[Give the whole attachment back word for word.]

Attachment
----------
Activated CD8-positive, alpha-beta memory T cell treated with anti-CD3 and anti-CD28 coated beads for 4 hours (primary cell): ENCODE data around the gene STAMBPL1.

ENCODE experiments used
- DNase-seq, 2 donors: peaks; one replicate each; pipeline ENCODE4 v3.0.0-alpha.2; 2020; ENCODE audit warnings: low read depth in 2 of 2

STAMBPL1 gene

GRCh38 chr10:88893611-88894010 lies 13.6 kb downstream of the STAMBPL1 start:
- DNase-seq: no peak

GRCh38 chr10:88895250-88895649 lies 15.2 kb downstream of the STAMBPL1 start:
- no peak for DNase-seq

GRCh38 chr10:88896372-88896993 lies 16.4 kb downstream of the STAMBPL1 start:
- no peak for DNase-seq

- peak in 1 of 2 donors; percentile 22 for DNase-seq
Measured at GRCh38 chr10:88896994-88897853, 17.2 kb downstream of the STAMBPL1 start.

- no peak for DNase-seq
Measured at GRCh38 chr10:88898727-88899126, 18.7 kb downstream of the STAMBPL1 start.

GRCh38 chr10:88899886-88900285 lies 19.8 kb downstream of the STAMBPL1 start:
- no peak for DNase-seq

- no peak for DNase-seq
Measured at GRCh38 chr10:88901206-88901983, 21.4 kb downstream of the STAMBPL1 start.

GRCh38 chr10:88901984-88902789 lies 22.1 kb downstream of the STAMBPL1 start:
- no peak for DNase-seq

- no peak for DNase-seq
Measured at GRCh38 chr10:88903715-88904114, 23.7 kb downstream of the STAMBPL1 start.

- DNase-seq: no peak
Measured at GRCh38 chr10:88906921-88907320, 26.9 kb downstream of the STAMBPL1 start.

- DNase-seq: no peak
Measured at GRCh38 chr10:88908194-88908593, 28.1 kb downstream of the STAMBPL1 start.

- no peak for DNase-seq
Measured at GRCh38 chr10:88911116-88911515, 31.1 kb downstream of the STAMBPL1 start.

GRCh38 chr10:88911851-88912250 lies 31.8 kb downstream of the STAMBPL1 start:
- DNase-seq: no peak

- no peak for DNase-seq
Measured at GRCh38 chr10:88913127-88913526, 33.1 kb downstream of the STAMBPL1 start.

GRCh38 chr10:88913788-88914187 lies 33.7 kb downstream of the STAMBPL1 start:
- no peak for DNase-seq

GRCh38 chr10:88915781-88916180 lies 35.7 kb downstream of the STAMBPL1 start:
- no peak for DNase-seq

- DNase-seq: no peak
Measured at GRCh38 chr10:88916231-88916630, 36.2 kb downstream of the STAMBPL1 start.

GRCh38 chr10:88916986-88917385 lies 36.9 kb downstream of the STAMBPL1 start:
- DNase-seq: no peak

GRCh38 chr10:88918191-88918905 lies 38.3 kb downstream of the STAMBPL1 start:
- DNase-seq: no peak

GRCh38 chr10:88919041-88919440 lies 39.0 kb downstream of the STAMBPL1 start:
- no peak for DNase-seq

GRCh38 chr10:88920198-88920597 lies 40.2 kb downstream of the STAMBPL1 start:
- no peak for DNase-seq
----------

Activated CD8-positive, alpha-beta memory T cell treated with anti-CD3 and anti-CD28 coated beads for 4 hours (primary cell): ENCODE data around the gene STAMBPL1.

ENCODE experiments used
- DNase-seq, 2 donors: peaks; one replicate each; pipeline ENCODE4 v3.0.0-alpha.2; 2020; ENCODE audit warnings: low read depth in 2 of 2

STAMBPL1 gene

GRCh38 chr10:88893611-88894010 lies 13.6 kb downstream of the STAMBPL1 start:
- DNase-seq: no peak

GRCh38 chr10:88895250-88895649 lies 15.2 kb downstream of the STAMBPL1 start:
- no peak for DNase-seq

GRCh38 chr10:88896372-88896993 lies 16.4 kb downstream of the STAMBPL1 start:
- no peak for DNase-seq

- peak in 1 of 2 donors; percentile 22 for DNase-seq
Measured at GRCh38 chr10:88896994-88897853, 17.2 kb downstream of the STAMBPL1 start.

- no peak for DNase-seq
Measured at GRCh38 chr10:88898727-88899126, 18.7 kb downstream of the STAMBPL1 start.

GRCh38 chr10:88899886-88900285 lies 19.8 kb downstream of the STAMBPL1 start:
- no peak for DNase-seq

- no peak for DNase-seq
Measured at GRCh38 chr10:88901206-88901983, 21.4 kb downstream of the STAMBPL1 start.

GRCh38 chr10:88901984-88902789 lies 22.1 kb downstream of the STAMBPL1 start:
- no peak for DNase-seq

- no peak for DNase-seq
Measured at GRCh38 chr10:88903715-88904114, 23.7 kb downstream of the STAMBPL1 start.

- DNase-seq: no peak
Measured at GRCh38 chr10:88906921-88907320, 26.9 kb downstream of the STAMBPL1 start.

- DNase-seq: no peak
Measured at GRCh38 chr10:88908194-88908593, 28.1 kb downstream of the STAMBPL1 start.

- no peak for DNase-seq
Measured at GRCh38 chr10:88911116-88911515, 31.1 kb downstream of the STAMBPL1 start.

GRCh38 chr10:88911851-88912250 lies 31.8 kb downstream of the STAMBPL1 start:
- DNase-seq: no peak

- no peak for DNase-seq
Measured at GRCh38 chr10:88913127-88913526, 33.1 kb downstream of the STAMBPL1 start.

GRCh38 chr10:88913788-88914187 lies 33.7 kb downstream of the STAMBPL1 start:
- no peak for DNase-seq

GRCh38 chr10:88915781-88916180 lies 35.7 kb downstream of the STAMBPL1 start:
- no peak for DNase-seq

- DNase-seq: no peak
Measured at GRCh38 chr10:88916231-88916630, 36.2 kb downstream of the STAMBPL1 start.

GRCh38 chr10:88916986-88917385 lies 36.9 kb downstream of the STAMBPL1 start:
- DNase-seq: no peak

GRCh38 chr10:88918191-88918905 lies 38.3 kb downstream of the STAMBPL1 start:
- DNase-seq: no peak

GRCh38 chr10:88919041-88919440 lies 39.0 kb downstream of the STAMBPL1 start:
- no peak for DNase-seq

GRCh38 chr10:88920198-88920597 lies 40.2 kb downstream of the STAMBPL1 start:
- no peak for DNase-seq